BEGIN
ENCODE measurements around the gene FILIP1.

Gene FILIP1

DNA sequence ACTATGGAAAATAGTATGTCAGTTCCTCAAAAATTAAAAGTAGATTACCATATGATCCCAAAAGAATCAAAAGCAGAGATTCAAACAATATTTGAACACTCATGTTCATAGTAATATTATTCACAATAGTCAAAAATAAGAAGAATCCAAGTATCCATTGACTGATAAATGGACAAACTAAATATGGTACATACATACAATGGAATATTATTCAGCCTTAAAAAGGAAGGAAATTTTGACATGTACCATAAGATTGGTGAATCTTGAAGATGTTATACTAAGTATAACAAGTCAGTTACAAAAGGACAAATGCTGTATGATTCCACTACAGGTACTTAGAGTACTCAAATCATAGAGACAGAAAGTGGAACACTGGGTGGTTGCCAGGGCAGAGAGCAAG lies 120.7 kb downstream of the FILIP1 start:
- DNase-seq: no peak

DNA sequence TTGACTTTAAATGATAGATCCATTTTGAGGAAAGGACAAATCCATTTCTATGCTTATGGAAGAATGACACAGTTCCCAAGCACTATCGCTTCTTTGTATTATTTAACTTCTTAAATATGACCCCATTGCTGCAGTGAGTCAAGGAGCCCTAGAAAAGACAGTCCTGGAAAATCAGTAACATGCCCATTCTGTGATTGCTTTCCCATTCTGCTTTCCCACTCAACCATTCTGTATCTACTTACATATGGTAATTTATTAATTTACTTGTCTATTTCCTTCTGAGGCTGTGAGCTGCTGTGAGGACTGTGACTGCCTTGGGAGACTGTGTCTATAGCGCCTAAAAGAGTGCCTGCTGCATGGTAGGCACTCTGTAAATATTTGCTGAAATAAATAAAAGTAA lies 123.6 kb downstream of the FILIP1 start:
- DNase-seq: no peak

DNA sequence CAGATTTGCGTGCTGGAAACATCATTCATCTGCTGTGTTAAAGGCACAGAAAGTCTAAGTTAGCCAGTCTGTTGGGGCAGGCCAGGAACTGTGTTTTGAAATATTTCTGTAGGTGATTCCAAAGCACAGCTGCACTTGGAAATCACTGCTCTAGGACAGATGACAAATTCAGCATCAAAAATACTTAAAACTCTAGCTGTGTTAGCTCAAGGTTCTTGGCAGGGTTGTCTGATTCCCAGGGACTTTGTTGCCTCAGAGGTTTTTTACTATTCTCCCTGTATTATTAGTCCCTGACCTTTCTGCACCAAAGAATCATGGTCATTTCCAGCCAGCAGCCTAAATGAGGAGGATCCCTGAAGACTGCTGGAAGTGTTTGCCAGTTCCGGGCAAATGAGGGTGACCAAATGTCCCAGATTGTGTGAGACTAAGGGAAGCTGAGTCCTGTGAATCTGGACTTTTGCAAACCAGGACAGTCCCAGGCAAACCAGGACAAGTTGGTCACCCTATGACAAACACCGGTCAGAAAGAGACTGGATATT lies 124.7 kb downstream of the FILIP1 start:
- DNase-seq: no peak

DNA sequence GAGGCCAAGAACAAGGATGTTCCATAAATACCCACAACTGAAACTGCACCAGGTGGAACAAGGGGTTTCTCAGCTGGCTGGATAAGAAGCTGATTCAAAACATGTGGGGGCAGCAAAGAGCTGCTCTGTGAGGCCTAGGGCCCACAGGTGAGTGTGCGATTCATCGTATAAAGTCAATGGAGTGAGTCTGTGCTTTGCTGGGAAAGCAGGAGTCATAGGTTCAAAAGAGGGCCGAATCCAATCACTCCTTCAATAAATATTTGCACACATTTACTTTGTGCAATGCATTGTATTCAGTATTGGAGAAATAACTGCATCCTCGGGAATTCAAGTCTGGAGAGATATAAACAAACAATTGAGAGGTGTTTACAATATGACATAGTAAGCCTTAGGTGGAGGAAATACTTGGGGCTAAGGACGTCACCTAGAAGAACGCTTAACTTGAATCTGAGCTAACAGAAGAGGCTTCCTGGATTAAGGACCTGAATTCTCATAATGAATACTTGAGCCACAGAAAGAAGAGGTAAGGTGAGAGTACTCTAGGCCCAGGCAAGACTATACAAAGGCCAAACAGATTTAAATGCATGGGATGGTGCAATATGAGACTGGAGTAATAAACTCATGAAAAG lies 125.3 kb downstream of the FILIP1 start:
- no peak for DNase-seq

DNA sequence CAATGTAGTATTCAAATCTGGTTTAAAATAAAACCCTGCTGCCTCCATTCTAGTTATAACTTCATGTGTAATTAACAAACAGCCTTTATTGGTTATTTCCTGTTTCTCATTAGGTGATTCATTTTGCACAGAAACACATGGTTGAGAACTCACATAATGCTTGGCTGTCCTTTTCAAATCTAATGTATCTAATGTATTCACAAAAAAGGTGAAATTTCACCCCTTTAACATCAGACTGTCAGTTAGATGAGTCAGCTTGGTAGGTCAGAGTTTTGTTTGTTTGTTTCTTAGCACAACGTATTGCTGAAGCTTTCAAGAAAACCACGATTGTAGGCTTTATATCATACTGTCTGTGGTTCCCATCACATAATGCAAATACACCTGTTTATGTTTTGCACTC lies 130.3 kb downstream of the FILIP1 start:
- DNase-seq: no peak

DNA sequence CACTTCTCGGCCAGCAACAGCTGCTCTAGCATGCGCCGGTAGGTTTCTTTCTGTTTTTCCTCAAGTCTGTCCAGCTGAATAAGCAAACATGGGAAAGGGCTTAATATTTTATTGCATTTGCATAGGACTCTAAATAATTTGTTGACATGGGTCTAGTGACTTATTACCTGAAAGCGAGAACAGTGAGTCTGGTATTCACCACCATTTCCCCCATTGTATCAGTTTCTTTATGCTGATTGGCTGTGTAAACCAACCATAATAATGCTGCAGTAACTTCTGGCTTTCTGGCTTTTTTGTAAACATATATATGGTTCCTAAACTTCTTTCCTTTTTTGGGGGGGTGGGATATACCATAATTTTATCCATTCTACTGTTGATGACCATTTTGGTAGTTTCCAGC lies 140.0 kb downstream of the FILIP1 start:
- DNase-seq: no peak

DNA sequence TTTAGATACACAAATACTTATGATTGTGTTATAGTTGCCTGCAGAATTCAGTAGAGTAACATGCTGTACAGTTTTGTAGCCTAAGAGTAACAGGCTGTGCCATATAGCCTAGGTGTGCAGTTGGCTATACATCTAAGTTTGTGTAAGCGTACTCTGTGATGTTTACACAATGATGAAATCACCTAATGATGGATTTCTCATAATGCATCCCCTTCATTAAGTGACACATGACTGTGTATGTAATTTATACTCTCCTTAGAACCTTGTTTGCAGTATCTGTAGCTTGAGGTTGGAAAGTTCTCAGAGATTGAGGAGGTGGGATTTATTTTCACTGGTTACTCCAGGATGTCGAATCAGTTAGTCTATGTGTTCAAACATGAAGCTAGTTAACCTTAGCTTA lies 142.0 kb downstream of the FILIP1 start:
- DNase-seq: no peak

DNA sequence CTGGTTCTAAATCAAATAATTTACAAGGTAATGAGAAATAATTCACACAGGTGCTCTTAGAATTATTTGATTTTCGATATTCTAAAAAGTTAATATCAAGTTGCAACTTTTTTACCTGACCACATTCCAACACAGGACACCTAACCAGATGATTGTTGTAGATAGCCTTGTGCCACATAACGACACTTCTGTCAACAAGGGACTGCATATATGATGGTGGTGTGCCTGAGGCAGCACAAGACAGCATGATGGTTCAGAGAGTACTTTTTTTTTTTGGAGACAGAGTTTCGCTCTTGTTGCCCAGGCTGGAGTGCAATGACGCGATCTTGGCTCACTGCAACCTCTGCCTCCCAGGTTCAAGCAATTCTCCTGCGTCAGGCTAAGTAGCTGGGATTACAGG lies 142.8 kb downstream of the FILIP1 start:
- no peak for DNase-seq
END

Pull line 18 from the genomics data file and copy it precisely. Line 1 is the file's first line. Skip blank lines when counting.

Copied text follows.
- no peak for DNase-seq